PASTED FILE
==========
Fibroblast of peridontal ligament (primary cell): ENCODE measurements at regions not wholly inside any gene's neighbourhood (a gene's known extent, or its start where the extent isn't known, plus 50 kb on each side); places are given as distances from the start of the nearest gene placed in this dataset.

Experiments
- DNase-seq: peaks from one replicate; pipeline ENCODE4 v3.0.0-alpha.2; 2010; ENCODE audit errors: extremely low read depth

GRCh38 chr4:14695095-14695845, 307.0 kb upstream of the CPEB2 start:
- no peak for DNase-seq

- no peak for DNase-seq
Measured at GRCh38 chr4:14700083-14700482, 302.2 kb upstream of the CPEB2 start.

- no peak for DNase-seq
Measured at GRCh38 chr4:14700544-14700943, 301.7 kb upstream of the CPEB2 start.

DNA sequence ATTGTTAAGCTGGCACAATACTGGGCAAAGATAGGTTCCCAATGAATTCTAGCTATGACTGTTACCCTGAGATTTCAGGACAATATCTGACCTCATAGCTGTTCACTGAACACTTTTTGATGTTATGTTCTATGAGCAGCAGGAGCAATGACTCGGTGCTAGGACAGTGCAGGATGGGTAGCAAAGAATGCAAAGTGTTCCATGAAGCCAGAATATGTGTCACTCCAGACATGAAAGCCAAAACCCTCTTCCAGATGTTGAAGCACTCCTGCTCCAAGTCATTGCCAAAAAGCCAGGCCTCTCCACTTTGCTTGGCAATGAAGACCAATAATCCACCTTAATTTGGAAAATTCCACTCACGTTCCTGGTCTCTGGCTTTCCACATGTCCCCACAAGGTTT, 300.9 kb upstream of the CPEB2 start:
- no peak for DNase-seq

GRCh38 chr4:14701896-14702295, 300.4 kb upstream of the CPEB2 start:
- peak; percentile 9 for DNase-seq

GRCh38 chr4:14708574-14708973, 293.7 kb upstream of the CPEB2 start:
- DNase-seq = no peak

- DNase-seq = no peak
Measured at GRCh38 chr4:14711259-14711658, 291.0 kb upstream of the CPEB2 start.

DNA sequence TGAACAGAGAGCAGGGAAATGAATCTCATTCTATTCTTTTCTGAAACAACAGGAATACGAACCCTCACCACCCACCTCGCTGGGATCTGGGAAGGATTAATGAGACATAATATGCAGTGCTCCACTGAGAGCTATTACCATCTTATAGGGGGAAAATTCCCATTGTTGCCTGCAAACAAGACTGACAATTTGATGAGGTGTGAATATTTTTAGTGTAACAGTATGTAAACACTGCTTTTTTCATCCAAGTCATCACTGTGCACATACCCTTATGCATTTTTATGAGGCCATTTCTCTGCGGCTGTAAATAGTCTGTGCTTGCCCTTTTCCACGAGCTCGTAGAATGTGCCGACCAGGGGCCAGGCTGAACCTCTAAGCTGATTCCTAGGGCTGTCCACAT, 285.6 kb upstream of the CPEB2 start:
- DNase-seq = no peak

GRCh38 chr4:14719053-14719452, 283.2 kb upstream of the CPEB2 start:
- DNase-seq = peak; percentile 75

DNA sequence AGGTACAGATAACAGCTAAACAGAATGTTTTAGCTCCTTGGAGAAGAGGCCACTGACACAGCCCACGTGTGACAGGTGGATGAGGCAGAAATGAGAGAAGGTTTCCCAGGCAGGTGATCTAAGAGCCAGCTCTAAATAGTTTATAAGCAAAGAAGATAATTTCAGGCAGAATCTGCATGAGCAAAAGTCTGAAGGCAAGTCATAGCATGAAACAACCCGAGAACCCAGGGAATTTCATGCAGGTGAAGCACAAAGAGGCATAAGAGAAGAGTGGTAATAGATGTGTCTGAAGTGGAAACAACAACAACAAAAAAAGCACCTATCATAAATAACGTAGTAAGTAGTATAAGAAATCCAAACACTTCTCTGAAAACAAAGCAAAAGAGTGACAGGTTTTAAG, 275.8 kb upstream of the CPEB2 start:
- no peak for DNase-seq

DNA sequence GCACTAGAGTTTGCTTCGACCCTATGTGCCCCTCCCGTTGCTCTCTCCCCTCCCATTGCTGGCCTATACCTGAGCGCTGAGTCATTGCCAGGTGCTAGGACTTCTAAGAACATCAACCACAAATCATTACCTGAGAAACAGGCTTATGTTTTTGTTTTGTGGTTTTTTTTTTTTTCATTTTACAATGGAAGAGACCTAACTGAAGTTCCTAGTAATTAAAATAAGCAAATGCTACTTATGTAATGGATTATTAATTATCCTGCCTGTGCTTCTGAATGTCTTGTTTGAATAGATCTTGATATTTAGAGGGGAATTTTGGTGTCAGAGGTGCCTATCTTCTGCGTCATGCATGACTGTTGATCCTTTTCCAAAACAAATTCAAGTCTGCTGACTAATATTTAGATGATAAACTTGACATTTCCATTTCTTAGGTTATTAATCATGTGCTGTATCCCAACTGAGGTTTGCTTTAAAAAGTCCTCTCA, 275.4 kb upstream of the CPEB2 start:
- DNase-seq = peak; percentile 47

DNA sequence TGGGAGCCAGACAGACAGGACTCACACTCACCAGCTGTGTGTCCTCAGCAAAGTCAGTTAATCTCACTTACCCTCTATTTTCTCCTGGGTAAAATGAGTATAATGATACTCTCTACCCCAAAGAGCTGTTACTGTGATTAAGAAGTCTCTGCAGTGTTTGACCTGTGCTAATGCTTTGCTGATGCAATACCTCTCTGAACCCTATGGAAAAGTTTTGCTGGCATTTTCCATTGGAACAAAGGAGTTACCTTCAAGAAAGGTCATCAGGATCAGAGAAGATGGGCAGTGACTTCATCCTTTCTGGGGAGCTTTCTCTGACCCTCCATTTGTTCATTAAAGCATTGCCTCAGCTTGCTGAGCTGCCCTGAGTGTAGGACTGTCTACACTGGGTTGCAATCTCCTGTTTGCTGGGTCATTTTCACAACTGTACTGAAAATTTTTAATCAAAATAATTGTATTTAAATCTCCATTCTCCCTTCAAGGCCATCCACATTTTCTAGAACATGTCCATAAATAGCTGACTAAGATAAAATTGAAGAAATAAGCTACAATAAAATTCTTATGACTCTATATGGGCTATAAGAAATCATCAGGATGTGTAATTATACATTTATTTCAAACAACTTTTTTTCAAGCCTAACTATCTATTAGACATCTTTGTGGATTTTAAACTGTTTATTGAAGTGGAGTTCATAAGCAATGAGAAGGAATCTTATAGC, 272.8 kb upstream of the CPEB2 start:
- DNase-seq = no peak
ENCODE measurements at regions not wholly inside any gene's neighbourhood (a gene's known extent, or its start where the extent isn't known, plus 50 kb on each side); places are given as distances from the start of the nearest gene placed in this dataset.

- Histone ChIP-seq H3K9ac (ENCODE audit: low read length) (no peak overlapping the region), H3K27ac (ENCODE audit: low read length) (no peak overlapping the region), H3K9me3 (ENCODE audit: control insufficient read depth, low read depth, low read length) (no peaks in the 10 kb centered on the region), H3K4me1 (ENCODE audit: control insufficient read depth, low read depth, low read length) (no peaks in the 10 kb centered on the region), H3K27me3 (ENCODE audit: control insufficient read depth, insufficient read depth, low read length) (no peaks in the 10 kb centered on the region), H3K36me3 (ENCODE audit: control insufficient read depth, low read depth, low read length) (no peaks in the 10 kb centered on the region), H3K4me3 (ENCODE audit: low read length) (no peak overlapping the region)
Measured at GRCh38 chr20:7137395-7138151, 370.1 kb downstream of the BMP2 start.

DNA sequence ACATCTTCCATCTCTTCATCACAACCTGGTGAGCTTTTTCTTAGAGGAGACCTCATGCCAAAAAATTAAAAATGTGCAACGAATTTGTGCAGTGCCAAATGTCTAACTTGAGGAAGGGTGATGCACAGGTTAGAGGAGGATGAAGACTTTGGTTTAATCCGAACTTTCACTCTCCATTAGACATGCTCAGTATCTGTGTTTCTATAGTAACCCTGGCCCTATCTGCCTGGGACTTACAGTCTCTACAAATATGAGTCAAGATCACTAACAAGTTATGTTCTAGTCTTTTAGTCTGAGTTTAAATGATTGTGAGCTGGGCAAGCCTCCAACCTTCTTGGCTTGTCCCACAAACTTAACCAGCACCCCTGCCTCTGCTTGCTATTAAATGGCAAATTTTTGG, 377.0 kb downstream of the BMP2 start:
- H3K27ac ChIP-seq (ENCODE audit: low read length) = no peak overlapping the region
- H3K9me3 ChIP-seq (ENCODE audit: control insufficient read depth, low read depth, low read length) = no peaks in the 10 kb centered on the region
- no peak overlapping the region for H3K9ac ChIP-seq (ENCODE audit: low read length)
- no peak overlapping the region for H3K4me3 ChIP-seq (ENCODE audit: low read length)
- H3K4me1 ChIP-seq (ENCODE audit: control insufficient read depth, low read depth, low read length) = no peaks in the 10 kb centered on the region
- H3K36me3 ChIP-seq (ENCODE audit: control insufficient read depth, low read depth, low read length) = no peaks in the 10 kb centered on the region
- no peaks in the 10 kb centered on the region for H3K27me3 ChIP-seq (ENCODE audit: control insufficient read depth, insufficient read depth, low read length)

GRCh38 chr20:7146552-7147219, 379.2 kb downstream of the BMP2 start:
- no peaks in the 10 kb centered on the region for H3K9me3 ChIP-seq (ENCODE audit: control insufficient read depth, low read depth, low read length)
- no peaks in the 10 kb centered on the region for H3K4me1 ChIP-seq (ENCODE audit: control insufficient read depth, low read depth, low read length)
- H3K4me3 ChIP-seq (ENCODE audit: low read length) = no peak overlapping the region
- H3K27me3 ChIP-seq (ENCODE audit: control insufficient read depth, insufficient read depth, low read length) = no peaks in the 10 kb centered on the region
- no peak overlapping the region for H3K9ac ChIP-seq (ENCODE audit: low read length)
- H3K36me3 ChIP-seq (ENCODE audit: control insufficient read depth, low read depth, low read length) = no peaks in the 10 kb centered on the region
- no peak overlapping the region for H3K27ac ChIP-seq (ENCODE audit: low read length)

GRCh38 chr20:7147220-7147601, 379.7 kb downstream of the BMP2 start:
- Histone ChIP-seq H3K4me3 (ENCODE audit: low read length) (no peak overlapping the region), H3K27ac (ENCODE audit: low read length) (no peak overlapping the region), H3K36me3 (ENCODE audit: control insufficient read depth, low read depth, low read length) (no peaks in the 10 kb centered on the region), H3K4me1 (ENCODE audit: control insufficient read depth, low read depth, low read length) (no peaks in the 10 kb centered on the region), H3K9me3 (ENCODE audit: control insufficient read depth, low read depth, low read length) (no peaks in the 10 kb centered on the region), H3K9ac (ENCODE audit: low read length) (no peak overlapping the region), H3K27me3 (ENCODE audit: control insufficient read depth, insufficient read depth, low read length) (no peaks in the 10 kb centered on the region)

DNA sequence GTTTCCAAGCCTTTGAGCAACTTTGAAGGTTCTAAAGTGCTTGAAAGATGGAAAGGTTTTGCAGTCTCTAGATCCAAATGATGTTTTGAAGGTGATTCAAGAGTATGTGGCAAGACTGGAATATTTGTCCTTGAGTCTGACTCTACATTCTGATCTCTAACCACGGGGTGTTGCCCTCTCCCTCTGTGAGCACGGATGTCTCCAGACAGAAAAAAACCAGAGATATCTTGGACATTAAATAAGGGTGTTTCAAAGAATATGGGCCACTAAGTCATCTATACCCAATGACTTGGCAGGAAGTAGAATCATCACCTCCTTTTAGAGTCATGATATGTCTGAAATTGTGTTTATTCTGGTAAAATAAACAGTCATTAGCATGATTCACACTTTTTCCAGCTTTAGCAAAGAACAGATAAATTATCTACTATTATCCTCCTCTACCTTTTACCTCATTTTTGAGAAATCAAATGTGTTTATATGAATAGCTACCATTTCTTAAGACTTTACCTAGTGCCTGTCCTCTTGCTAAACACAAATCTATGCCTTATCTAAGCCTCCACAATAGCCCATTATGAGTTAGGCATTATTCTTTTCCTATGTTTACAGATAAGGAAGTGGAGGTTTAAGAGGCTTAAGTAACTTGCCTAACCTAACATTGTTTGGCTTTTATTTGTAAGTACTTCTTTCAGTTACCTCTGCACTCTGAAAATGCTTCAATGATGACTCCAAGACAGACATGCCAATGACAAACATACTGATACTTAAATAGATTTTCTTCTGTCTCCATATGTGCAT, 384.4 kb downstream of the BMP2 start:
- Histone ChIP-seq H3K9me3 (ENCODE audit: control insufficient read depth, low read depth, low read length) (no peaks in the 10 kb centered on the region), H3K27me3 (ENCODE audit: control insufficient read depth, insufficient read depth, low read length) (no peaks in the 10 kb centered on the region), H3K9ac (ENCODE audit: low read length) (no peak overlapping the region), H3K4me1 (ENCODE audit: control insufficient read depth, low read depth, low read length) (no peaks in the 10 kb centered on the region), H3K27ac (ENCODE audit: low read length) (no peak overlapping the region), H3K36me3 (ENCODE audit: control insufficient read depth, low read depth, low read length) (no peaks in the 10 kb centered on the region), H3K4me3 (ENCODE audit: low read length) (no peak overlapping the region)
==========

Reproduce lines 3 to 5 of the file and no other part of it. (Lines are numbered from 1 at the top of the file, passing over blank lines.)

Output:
- DNase-seq: peaks from one replicate; pipeline ENCODE4 v3.0.0-alpha.2; 2010; ENCODE audit errors: extremely low read depth

GRCh38 chr4:14695095-14695845, 307.0 kb upstream of the CPEB2 start:
- no peak for DNase-seq